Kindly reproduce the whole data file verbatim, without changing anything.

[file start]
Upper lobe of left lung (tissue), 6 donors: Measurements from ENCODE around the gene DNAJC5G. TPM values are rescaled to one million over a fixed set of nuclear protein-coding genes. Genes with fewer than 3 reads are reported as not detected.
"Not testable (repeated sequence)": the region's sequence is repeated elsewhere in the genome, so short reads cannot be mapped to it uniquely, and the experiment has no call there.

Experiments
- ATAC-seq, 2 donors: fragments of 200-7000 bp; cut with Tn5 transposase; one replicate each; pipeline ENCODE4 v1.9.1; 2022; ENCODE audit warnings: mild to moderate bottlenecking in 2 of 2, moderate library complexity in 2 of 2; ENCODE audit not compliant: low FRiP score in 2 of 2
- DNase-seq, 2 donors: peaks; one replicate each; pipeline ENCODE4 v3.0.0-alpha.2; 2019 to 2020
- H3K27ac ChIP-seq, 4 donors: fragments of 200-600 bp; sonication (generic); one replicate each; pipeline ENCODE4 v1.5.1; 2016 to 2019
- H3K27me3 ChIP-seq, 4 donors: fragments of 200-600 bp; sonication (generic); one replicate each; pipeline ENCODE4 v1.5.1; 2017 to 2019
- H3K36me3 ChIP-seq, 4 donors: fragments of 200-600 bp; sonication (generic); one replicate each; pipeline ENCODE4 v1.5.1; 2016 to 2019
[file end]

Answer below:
Upper lobe of left lung (tissue), 6 donors: Measurements from ENCODE around the gene DNAJC5G. TPM values are rescaled to one million over a fixed set of nuclear protein-coding genes. Genes with fewer than 3 reads are reported as not detected.
"Not testable (repeated sequence)": the region's sequence is repeated elsewhere in the genome, so short reads cannot be mapped to it uniquely, and the experiment has no call there.

Experiments
- ATAC-seq, 2 donors: fragments of 200-7000 bp; cut with Tn5 transposase; one replicate each; pipeline ENCODE4 v1.9.1; 2022; ENCODE audit warnings: mild to moderate bottlenecking in 2 of 2, moderate library complexity in 2 of 2; ENCODE audit not compliant: low FRiP score in 2 of 2
- DNase-seq, 2 donors: peaks; one replicate each; pipeline ENCODE4 v3.0.0-alpha.2; 2019 to 2020
- H3K27ac ChIP-seq, 4 donors: fragments of 200-600 bp; sonication (generic); one replicate each; pipeline ENCODE4 v1.5.1; 2016 to 2019
- H3K27me3 ChIP-seq, 4 donors: fragments of 200-600 bp; sonication (generic); one replicate each; pipeline ENCODE4 v1.5.1; 2017 to 2019
- H3K36me3 ChIP-seq, 4 donors: fragments of 200-600 bp; sonication (generic); one replicate each; pipeline ENCODE4 v1.5.1; 2016 to 2019